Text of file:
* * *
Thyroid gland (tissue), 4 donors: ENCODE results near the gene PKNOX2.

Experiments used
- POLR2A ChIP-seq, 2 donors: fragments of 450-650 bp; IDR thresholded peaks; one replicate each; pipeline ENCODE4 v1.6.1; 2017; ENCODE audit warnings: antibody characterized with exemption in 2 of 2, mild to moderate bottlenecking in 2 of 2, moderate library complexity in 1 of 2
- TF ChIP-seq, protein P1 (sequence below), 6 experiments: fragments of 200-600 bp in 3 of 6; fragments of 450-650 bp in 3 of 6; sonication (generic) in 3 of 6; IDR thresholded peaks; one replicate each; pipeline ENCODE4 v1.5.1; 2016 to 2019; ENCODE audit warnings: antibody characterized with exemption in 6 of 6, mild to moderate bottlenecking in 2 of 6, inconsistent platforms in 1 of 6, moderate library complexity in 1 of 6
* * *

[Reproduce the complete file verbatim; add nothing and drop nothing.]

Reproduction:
Thyroid gland (tissue), 4 donors: ENCODE results near the gene PKNOX2.

Experiments used
- POLR2A ChIP-seq, 2 donors: fragments of 450-650 bp; IDR thresholded peaks; one replicate each; pipeline ENCODE4 v1.6.1; 2017; ENCODE audit warnings: antibody characterized with exemption in 2 of 2, mild to moderate bottlenecking in 2 of 2, moderate library complexity in 1 of 2
- TF ChIP-seq, protein P1 (sequence below), 6 experiments: fragments of 200-600 bp in 3 of 6; fragments of 450-650 bp in 3 of 6; sonication (generic) in 3 of 6; IDR thresholded peaks; one replicate each; pipeline ENCODE4 v1.5.1; 2016 to 2019; ENCODE audit warnings: antibody characterized with exemption in 6 of 6, mild to moderate bottlenecking in 2 of 6, inconsistent platforms in 1 of 6, moderate library complexity in 1 of 6